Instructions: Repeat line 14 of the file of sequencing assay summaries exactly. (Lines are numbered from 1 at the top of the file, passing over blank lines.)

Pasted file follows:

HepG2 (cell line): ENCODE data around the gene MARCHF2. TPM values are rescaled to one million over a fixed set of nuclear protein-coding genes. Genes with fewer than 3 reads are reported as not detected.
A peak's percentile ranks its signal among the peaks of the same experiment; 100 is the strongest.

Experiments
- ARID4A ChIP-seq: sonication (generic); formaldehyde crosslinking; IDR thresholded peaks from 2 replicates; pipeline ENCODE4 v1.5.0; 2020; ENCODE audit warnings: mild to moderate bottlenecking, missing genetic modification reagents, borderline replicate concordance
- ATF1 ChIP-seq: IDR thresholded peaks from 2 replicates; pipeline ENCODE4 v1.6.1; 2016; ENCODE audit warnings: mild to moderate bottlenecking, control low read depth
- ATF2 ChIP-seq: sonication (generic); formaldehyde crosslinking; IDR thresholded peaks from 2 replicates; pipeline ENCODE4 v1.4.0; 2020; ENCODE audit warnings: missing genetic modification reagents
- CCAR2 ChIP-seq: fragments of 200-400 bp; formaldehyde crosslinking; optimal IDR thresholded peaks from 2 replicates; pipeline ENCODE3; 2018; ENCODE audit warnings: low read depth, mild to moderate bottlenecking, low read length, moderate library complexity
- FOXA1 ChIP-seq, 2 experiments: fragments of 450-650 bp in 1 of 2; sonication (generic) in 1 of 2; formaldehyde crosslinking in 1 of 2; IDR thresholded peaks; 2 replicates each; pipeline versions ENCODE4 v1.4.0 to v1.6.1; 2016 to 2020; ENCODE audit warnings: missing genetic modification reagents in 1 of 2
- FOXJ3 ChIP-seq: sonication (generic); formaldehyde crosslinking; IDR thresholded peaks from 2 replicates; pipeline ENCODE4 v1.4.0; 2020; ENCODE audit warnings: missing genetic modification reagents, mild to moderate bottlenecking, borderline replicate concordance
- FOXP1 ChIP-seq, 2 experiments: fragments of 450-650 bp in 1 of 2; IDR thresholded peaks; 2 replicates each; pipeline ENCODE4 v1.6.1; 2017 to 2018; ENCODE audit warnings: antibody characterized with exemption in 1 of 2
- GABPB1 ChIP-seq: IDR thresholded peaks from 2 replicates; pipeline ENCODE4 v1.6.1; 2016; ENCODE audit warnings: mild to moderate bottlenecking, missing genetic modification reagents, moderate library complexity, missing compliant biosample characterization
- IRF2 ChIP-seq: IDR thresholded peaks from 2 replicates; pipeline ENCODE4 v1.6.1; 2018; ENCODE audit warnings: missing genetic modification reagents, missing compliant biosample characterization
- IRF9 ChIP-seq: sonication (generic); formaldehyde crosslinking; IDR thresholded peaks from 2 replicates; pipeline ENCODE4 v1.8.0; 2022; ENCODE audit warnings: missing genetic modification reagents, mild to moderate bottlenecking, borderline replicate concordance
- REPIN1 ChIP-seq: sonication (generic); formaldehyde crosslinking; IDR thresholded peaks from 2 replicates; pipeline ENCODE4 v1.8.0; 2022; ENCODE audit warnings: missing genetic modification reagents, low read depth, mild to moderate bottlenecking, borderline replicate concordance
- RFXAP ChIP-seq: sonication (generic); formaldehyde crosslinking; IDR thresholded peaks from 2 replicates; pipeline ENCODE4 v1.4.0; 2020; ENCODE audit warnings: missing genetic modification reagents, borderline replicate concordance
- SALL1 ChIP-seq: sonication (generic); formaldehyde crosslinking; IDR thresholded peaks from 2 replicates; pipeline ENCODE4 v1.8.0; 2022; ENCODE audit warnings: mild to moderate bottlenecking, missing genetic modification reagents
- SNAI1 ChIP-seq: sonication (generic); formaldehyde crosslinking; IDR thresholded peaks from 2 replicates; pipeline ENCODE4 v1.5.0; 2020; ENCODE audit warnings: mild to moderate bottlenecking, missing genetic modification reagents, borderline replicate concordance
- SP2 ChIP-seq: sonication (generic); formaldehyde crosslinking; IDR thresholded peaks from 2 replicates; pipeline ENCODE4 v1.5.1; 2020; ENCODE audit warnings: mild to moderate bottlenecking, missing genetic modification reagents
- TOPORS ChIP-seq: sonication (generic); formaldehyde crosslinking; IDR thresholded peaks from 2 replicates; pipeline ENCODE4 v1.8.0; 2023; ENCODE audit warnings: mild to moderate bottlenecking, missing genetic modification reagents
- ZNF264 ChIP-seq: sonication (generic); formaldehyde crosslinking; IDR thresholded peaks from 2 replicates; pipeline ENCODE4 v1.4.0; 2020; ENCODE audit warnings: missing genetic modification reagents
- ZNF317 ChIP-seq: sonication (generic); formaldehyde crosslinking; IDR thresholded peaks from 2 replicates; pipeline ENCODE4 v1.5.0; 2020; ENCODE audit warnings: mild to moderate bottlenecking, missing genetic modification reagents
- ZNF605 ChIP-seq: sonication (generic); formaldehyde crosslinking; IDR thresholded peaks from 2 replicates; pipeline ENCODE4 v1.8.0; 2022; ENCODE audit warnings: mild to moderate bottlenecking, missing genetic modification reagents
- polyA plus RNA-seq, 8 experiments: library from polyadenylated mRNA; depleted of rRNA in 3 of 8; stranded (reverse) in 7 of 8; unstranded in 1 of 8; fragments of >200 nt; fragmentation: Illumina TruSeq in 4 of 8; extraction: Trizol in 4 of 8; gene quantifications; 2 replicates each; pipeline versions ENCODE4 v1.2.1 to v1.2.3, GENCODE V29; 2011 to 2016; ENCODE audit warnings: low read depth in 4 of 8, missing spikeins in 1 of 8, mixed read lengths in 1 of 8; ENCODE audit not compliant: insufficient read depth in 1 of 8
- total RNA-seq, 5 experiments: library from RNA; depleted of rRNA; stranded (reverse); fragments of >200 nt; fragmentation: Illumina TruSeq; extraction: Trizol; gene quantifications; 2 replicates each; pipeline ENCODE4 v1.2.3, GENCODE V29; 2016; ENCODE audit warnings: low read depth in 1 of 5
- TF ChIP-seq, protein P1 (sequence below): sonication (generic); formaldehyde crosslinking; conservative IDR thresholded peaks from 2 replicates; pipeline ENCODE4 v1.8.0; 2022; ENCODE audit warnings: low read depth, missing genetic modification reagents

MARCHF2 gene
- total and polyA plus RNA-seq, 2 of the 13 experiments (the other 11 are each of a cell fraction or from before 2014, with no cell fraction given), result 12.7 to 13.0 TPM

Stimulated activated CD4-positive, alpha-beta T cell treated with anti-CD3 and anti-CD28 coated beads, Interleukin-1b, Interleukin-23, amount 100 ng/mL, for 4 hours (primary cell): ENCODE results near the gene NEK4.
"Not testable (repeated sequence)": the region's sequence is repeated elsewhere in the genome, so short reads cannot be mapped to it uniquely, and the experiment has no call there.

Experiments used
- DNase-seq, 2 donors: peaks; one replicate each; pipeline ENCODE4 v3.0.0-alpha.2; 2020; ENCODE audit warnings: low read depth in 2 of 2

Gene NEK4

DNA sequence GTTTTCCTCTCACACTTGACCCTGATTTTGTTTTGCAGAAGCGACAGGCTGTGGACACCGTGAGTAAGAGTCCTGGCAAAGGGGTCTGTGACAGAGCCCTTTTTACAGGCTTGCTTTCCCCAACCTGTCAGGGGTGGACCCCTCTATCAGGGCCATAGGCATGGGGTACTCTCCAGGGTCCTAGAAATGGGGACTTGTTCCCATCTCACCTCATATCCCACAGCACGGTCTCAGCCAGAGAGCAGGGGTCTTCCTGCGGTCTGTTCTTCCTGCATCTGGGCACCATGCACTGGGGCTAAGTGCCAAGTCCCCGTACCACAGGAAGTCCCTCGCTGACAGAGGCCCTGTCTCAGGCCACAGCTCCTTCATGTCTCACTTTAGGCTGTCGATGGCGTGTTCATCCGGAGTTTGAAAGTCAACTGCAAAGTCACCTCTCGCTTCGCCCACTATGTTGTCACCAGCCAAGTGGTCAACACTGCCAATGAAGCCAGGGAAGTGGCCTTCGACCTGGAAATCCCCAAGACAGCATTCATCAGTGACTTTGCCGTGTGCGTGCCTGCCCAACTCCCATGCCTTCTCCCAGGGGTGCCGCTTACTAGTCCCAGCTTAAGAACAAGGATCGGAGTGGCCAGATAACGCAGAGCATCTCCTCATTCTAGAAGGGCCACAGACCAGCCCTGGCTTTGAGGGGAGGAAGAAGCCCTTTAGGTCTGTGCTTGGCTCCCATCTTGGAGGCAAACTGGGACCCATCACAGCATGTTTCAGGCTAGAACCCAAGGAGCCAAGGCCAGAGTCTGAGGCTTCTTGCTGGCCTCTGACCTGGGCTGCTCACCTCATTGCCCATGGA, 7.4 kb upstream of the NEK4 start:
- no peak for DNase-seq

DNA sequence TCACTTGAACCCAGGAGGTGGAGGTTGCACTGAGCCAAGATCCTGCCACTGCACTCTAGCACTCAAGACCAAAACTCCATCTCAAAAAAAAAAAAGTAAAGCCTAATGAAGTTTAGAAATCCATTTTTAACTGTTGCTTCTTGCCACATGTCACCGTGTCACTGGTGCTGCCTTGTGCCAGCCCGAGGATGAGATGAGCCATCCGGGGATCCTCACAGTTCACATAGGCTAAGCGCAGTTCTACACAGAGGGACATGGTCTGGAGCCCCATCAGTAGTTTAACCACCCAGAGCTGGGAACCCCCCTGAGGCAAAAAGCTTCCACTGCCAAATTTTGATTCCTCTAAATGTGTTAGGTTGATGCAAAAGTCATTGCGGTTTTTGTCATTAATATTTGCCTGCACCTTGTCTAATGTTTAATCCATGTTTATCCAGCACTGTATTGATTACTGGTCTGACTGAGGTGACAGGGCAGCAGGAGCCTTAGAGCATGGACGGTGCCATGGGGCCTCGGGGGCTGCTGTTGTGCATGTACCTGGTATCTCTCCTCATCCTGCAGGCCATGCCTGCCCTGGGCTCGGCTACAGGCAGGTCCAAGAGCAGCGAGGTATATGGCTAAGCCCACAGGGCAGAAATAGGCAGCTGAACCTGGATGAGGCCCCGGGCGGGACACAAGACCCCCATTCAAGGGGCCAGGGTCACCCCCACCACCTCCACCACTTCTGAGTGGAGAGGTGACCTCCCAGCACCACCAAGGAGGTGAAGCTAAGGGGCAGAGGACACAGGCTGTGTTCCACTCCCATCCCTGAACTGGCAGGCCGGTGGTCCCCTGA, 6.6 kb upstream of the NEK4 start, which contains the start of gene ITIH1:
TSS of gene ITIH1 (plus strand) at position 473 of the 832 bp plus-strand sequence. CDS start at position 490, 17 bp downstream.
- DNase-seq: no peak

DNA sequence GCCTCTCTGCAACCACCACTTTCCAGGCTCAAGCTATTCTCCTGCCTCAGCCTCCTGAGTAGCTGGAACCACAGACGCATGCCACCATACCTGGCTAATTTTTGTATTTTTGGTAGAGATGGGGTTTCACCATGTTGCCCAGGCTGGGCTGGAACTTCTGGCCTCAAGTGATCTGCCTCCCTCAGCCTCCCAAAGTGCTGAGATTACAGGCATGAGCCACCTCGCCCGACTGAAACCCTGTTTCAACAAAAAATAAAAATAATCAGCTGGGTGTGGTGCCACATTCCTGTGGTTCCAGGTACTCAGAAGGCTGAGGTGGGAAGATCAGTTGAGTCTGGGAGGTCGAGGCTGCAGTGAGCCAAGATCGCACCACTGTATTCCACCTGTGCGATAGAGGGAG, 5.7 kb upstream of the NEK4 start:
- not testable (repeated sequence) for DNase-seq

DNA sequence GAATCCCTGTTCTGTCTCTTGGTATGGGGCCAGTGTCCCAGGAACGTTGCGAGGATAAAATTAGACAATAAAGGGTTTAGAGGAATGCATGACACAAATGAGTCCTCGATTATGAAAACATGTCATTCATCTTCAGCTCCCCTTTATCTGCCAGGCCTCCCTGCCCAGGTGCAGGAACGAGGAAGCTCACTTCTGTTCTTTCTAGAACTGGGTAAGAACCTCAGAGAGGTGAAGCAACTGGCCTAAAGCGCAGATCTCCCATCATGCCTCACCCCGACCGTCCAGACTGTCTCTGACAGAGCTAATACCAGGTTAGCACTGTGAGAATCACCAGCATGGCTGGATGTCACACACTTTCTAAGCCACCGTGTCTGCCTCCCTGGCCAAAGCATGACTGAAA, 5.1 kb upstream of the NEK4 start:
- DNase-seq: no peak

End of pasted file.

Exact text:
- REPIN1 ChIP-seq: sonication (generic); formaldehyde crosslinking; IDR thresholded peaks from 2 replicates; pipeline ENCODE4 v1.8.0; 2022; ENCODE audit warnings: missing genetic modification reagents, low read depth, mild to moderate bottlenecking, borderline replicate concordance